As far as we are aware tarantulas do not change gender. It is possible to sex tarantulas from quite a young age, and once the gender has been identified this does not change during the lifetime of the spider.
The only potential issue with sexing immature tarantulas is that the process requires a degree of skill and experience – not to mention a microscope. There have consequently been cases where tarantulas have been identified incorrectly as a certain gender, only to end up being something totally different.
In most cases, reputable tarantula suppliers can be trusted to supply appropriately-sexed tarantulas. For example, if I sell a tarantula as a specific gender then it will have been sexed at least twice. If I am at all uncertain then the tarantula will be sold as “unsexed” to avoid any disappointment in the future.
How Do You Tell a Male Tarantula From a Female?
The only guaranteed way to tell the gender of an immature tarantula is by inspecting a moulted skin under a microscope. When the tarantula moults it also sheds the lining of the reproductive organs, and these can be observed under a microscope to ascertain the gender of the spider.
While there are other methods that are regularly touted on forums, such as the appearance of the epigastric furrow, these methods are inaccurate at best. They require a very experienced eye, from a keeper that has kept large numbers of spiders and is familiar with the species in question. Even then mistakes can occur.
A small number of tarantulas will display differences in color or patterning before reaching maturity. For example Poecilotheria ornata males can look subtly different from females. Singapore blues may also appear rather different as they develop.
It is important to state, however, that the ability to visibly identify the gender of a tarantula is difficult and mistakes are made.
Assuming the tarantula is not mature then sexing via sloughed skins is really the most effective method by a long way.
Are All “Unsexed” Tarantulas Actually Male?
It is sometimes suggested on forums and on social media that any decent-sized tarantula that is offered for sale without a gender is likely to be a male. This is because most hobbyists seek out the longer-lived female tarantulas.
It has been suggested that some unscrupulous breeders sex their spiders, selling the females clearly labelled as such. The males, however, are sold as “unsexed” to avoid reducing their value to potential buyers.
While there may be a small amount of truth to this, it is generally quite unlikely for two reasons. Firstly, the better-known and more reputable tarantula traders appreciate the importance of a strong reputation. If one of these well-known retailers behaved in this way word would quickly get around. And a reputation, once destroyed, is not easy to rebuild.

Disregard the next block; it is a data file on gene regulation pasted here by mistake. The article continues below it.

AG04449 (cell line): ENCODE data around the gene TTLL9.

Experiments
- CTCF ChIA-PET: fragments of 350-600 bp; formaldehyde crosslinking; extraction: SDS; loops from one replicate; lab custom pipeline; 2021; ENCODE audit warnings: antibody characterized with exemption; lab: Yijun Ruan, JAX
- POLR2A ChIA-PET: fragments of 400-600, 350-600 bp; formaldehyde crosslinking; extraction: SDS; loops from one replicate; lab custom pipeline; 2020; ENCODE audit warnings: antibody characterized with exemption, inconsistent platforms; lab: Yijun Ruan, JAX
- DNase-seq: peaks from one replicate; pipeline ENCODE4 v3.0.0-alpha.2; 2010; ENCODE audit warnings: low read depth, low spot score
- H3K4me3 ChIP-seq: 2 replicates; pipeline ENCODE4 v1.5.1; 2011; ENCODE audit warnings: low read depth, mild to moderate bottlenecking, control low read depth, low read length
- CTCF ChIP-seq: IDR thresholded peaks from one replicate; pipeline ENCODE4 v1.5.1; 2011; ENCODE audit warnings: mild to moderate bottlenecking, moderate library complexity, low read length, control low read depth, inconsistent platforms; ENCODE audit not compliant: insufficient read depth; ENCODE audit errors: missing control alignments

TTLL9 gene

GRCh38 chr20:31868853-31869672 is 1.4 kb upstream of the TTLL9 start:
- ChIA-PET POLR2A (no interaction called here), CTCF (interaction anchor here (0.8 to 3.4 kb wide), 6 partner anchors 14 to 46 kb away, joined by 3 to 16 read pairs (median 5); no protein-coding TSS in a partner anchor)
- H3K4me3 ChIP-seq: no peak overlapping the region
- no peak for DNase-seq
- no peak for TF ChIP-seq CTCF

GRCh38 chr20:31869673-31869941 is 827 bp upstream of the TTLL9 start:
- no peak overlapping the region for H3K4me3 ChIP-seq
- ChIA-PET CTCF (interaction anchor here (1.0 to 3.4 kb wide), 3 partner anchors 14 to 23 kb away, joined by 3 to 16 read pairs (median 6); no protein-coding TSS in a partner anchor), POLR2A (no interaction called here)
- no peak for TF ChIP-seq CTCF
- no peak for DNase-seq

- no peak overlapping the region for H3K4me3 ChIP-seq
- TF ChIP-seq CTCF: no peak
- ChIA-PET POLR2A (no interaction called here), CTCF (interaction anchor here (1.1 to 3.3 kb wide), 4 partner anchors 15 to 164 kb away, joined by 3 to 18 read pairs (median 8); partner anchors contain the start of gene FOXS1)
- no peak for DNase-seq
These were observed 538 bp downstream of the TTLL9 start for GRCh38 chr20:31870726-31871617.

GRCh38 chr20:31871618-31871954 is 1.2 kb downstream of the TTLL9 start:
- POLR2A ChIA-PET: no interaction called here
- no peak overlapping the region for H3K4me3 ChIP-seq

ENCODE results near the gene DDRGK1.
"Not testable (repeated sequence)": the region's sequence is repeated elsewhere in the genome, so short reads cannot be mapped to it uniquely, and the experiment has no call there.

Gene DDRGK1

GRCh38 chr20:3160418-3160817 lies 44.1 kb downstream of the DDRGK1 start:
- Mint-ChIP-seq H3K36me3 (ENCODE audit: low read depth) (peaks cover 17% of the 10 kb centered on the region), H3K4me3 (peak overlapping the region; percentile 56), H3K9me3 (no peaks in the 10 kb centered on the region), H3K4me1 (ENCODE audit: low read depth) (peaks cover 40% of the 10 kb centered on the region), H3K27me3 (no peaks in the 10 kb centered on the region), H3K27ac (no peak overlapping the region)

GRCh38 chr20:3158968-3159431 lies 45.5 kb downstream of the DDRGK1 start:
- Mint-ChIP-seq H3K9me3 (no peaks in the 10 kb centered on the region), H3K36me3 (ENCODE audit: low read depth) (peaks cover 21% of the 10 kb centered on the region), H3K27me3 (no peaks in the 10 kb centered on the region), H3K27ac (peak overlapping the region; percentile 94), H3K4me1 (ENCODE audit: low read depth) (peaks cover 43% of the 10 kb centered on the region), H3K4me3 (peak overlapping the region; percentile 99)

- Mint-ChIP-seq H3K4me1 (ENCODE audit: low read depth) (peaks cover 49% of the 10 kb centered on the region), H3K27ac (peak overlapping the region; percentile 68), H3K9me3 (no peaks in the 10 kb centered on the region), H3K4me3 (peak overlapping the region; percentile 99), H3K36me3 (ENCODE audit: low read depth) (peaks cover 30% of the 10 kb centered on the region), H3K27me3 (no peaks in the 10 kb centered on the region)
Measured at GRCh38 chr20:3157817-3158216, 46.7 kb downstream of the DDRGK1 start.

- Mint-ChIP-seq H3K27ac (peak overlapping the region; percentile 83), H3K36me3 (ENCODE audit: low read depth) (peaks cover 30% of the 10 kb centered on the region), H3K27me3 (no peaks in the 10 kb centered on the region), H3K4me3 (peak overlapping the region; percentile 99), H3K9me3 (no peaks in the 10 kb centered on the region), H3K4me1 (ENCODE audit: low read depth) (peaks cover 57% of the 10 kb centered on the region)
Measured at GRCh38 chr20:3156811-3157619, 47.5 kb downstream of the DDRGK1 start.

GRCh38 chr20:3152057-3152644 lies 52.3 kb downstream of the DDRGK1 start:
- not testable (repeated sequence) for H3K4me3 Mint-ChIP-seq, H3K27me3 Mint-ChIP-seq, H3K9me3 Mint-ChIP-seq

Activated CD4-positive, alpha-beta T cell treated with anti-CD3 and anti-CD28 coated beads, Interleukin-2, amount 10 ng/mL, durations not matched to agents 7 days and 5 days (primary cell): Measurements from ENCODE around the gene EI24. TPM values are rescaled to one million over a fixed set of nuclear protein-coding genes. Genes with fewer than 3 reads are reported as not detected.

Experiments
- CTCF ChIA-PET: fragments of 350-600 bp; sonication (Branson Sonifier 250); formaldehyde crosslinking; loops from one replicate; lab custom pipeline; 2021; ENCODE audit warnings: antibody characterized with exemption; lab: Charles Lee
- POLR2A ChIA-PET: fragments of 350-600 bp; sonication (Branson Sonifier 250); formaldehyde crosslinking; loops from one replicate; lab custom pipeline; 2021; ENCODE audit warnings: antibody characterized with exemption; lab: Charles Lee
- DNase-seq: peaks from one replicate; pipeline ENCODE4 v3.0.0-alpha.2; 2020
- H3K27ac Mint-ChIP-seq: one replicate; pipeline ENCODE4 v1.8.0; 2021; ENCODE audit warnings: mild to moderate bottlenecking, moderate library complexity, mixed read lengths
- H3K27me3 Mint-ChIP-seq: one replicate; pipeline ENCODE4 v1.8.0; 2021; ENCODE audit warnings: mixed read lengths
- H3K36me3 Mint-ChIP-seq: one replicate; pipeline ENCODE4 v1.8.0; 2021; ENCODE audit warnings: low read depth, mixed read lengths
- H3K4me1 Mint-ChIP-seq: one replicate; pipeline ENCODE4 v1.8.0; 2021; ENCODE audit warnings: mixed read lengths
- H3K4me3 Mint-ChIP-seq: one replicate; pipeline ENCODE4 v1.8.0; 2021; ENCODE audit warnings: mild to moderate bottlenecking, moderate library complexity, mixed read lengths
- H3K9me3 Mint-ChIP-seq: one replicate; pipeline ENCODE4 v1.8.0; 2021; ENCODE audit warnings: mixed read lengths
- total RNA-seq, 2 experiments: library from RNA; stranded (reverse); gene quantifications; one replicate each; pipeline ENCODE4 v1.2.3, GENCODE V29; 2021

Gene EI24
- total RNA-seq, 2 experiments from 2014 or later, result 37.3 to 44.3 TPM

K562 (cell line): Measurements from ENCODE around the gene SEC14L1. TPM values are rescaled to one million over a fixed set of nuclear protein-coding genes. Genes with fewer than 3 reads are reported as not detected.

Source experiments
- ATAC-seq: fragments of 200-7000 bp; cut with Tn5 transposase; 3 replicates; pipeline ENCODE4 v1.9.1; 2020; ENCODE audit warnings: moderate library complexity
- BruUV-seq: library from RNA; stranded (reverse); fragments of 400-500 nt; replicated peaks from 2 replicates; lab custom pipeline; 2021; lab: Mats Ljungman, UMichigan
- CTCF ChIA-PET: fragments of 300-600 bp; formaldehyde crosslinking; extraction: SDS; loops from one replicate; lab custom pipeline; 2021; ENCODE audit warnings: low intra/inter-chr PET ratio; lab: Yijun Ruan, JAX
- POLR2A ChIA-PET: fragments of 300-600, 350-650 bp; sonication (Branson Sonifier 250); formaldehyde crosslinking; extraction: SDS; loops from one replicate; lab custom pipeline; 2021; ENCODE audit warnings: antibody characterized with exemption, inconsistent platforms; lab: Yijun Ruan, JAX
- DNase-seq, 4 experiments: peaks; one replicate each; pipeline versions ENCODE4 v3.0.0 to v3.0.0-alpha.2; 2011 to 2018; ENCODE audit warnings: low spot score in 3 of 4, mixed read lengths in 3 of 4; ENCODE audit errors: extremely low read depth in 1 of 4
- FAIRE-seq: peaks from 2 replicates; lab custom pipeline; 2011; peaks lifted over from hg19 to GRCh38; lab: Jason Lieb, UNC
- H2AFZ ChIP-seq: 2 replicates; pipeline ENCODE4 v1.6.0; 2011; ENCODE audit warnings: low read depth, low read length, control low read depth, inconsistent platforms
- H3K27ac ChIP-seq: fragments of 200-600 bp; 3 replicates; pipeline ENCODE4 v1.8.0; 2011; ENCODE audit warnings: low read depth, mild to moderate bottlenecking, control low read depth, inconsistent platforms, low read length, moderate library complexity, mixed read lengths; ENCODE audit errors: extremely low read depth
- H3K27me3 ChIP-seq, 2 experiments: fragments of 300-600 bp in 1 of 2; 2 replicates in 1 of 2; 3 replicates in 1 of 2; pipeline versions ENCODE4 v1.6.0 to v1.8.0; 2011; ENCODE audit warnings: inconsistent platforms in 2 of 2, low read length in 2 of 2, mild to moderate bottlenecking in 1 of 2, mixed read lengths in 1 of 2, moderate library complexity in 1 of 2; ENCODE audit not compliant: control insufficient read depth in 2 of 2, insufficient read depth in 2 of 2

There is another reason too. Female tarantulas are easily identified due to the spermathecae visible under a microscope. However males are identified by the lack of this organ. Therefore it is easier to be certain that a tarantula is a female rather than a male.
Tarantulas have a nasty habit of chewing up their old skin after moulting. The skins are also very fragile. Therefore it is entirely possible that even with a sloughed skin, there is too much damage to be able to properly identify the gender.
In these cases it is safer to list the spider as “unsexed” than to take a punt and risk an unhappy customer down the line.
Do Male or Female Tarantulas Live Longer?
Female tarantulas will live much longer than males. This is why female tarantulas are in particular demand, and tend to command higher prices than males. While a male tarantula is likely to only live for a year or so after reaching maturity, the females can live for 8-20 years or more depending on species.
Are Female Tarantulas More Aggressive Than Males?
I currently have over 200 tarantulas in my collection, spread across a wide range of species, and can honestly say I have seen no difference in aggression levels between males and females.
Do Adult Male Tarantulas Look Different to Females?
Adult males are quite obviously different to females. They tend to be smaller, slighter and more “wimpy” looking.
When they reach maturity their pedipalps develop special adaptations for mating. These are typically known as “palpal bulbs” and are quite easily spotted on the tarantula.
Lastly lots of adult males develop hooks on their front legs, which are used to hold the females fangs out of the way during mating.
When Do Male Tarantulas Get Hooks?
Male tarantulas only get hooks when they pass their final (ultimate) moult and reach maturity.
Note, however, that not all tarantula species possess these tibial spurs at maturity. As a result it’s important to check whether the species you’re keeping does develop hooks before using it as a guaranteed way to identify an adult male tarantula.
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